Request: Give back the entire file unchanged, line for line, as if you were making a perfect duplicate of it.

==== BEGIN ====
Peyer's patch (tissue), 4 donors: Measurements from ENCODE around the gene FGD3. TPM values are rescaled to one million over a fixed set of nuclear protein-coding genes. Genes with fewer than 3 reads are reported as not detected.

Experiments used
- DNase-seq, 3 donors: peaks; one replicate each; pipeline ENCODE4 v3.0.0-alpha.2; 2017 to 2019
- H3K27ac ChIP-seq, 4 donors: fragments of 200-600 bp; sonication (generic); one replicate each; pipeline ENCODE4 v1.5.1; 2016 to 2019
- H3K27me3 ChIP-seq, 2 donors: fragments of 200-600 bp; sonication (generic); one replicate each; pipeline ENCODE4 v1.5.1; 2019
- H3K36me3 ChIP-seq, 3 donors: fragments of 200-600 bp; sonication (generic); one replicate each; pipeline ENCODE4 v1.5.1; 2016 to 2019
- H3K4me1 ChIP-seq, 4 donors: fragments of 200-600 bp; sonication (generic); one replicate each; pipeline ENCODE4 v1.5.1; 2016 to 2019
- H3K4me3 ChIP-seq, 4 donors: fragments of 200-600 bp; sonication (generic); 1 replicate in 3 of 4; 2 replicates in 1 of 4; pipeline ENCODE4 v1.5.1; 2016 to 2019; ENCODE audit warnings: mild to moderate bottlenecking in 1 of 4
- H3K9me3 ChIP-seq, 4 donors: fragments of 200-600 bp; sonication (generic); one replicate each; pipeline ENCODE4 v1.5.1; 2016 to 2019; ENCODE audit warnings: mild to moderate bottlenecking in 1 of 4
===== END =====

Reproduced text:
Peyer's patch (tissue), 4 donors: Measurements from ENCODE around the gene FGD3. TPM values are rescaled to one million over a fixed set of nuclear protein-coding genes. Genes with fewer than 3 reads are reported as not detected.

Experiments used
- DNase-seq, 3 donors: peaks; one replicate each; pipeline ENCODE4 v3.0.0-alpha.2; 2017 to 2019
- H3K27ac ChIP-seq, 4 donors: fragments of 200-600 bp; sonication (generic); one replicate each; pipeline ENCODE4 v1.5.1; 2016 to 2019
- H3K27me3 ChIP-seq, 2 donors: fragments of 200-600 bp; sonication (generic); one replicate each; pipeline ENCODE4 v1.5.1; 2019
- H3K36me3 ChIP-seq, 3 donors: fragments of 200-600 bp; sonication (generic); one replicate each; pipeline ENCODE4 v1.5.1; 2016 to 2019
- H3K4me1 ChIP-seq, 4 donors: fragments of 200-600 bp; sonication (generic); one replicate each; pipeline ENCODE4 v1.5.1; 2016 to 2019
- H3K4me3 ChIP-seq, 4 donors: fragments of 200-600 bp; sonication (generic); 1 replicate in 3 of 4; 2 replicates in 1 of 4; pipeline ENCODE4 v1.5.1; 2016 to 2019; ENCODE audit warnings: mild to moderate bottlenecking in 1 of 4
- H3K9me3 ChIP-seq, 4 donors: fragments of 200-600 bp; sonication (generic); one replicate each; pipeline ENCODE4 v1.5.1; 2016 to 2019; ENCODE audit warnings: mild to moderate bottlenecking in 1 of 4